Brigita's Blog: Final Preparations of the Horse Farm

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Final Preparations of the Horse Farm

 

Final Preparations of the Horse Farm

 

The long term unwanted tenants were finally evicted from the horse property (at least I hoped they were).  It was time to tackle the next project on hand: the run-in shed.

 

Before I go any further, let me explain to you what this run-in shed looked like.  It was three sided with two closed sides and two open sides.  The open long side had what looked like a feeding trough.  This building was not put together very well.  It seemed like it was slapped together quickly.  My horses needed shelter to before coming home and there was not enough time to build a new barn or run-in shed.  Time was ticking away.  We had to figure out what to do.  We decided to give some TLC to this run-in shed and add an extension to store some hay.  

 

We started out by cleaning out the shed.  It was amazing as to what we found: glass bottles from back in the 40's, old horse shoes, parts of leather from old bridles and harnesses, etc.  There was so much junk there that I couldn't believe the previous owner's horses lived here.

 

The next step was to tear out the feed trough (which was located on the long side of the shed).  This opened that side completely, and we closed in the open short side.  We then put in a wall and a gate at the one end of the shed for a feed storage area.  In the back of the shed, we added an extension large enough to store 10-15 bales of hay.  The shed didn't look so bad after completion of our work.

 

We now needed electricity and water in the barn area.  There was electric already on the property on a pole by the paddock area.  The electric just had to be run to the shed and the water spigot, which we were installing along with a stock tank.  We hired an electrician to do the electrical work.  The water we took care of ourselves.  

 

It was starting to look like a farm.  It was now time to bring the horses home.  

Brigita McKelvie is a REALTOR®  (Pennsylvania License #RS297130) with Cindy Stys Equestrian & Country Properties, specializing in rural and horse properties and farms in Eastern Pennsylvania.  She has an e-Pro® (Certified Internet Expert) certification and a GRI (Graduate, REALTOR® Institute) designation.  

Brigita McKelvie, REALTOR

Pennsylvania License #RS297130

Rural and Horse Properties and Farms

 

Cindy Stys Equestrian & Country Properties, Ltd.Cindy Stys Equestrian & Country Properties, Ltd.

 

The Premier Equine and Country Real Estate firm serving Eastern Pennsylvania from back yard operations to world class equestrian facilities.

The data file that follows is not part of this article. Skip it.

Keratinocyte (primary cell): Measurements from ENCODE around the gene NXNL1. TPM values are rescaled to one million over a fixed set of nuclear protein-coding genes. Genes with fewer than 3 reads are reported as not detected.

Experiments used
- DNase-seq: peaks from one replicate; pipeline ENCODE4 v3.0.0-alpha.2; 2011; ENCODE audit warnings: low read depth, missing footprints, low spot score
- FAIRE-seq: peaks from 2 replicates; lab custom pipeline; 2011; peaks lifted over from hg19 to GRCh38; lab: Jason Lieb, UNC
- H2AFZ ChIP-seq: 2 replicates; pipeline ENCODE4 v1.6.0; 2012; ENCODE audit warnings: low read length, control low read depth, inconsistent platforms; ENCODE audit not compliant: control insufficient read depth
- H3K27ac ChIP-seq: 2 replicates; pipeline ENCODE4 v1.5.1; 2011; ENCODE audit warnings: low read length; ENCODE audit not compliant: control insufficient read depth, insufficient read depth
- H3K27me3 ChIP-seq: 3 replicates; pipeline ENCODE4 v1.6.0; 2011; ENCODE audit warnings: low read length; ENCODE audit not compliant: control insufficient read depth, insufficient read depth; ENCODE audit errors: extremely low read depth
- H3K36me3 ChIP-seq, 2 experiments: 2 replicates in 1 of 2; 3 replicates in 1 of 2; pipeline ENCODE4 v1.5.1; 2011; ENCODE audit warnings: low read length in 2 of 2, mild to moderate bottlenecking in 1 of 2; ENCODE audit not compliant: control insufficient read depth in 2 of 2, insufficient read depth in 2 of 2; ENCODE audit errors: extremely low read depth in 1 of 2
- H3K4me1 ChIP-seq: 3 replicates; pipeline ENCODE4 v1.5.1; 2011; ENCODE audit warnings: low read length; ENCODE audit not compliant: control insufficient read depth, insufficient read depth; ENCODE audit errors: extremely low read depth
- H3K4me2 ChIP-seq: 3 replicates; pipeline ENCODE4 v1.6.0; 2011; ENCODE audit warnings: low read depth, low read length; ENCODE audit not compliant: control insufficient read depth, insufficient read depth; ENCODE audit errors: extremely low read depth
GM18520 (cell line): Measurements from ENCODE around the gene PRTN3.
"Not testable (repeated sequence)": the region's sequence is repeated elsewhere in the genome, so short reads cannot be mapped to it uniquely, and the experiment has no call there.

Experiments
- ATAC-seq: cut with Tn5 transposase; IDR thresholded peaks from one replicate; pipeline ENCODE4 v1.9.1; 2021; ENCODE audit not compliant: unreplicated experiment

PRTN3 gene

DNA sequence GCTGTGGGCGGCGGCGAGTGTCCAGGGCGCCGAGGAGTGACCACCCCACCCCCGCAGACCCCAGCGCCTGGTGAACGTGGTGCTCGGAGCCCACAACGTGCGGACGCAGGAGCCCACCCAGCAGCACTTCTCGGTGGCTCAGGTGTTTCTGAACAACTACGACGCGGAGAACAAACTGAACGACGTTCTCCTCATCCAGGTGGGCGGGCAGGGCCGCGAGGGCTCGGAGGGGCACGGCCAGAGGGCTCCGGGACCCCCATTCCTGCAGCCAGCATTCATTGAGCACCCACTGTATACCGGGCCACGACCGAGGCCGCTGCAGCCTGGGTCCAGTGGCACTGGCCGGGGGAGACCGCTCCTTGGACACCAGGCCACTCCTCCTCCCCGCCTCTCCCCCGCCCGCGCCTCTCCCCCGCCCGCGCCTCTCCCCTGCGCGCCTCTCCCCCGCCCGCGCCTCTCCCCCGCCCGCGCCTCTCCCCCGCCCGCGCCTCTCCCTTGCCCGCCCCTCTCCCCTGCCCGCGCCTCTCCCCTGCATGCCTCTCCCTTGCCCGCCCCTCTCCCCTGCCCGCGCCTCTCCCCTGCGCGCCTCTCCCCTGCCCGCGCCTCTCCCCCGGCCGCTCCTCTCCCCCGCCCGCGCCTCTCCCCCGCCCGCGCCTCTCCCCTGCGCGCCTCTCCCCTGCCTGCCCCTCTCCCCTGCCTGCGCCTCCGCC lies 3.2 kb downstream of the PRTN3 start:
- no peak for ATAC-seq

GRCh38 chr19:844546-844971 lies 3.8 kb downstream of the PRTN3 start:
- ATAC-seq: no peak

Use a REALTOR with "horse sense" that doesn't horse around when it comes to horse properties.

 

 

e-ProGRI (Graduate, REALTOR Institute)BNI

 

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Comment balloon 10 commentsBrigita McKelvie, Associate Broker • February 12 2018 02:28PM

Comments

Glad to hear things are turning around. Takes a lot of passion and dedication. I'm sure the horses are going to love it. 

Posted by Paul Antonelli, Broker Owner; Antonelli Realty (Antonelli Realty) 9 months ago

Good morning Brigita - sounds like it is beginning to be home for the horses.

Posted by Grant Schneider, Your Coach Helping You Create Successful Outcomes (Performance Development Strategies) 9 months ago

I cant wait to hear/see how they like their home...they are so lucky to have you!

Posted by Kristin Johnston - REALTOR®, Giving Back With Each Home Sold! (RE/MAX Realty Center ) 9 months ago

Sounds like a lot of work, Brigita.  Hope it all comes together.

Posted by Gabe Sanders, Stuart Florida Real Estate (Real Estate of Florida specializing in Martin County Residential Homes, Condos and Land Sales) 9 months ago

Good morning, Paul!

Yes, there is lots of work and preparation involved, even adventures.  Stay tuned for more.  You'll enjoy reading the next one.

Brigita

Posted by Brigita McKelvie, Associate Broker, The Broker with horse sense and no horsing around (Cindy Stys Equestrian and Country Properties, Ltd.) 9 months ago

Good morning, Grant!

Yes, it is turning into a home for the horses.

Brigita

Posted by Brigita McKelvie, Associate Broker, The Broker with horse sense and no horsing around (Cindy Stys Equestrian and Country Properties, Ltd.) 9 months ago

Good morning, Kristin!

There is so much more to this story.

Brigita

Posted by Brigita McKelvie, Associate Broker, The Broker with horse sense and no horsing around (Cindy Stys Equestrian and Country Properties, Ltd.) 9 months ago

Good morning, Gabe!

Owning a property and horses is work, but I don't consider it work because it is my passion.  It does come together and it is well worth it.  There will be more to come to the story.

Brigita

Posted by Brigita McKelvie, Associate Broker, The Broker with horse sense and no horsing around (Cindy Stys Equestrian and Country Properties, Ltd.) 9 months ago

Sounds a lot of work, but well worth it for the results from the sound of it.

Posted by Nick & Trudy Vandekar, 610-203-4543, Tredyffrin Easttown Realtors, Philly Main Line (Long & Foster Real Estate Inc 610-225-7400) 9 months ago

Good morning, Nick & Trudy!

It is definitely well worth the hard work.  

Berigita

Posted by Brigita McKelvie, Associate Broker, The Broker with horse sense and no horsing around (Cindy Stys Equestrian and Country Properties, Ltd.) 9 months ago

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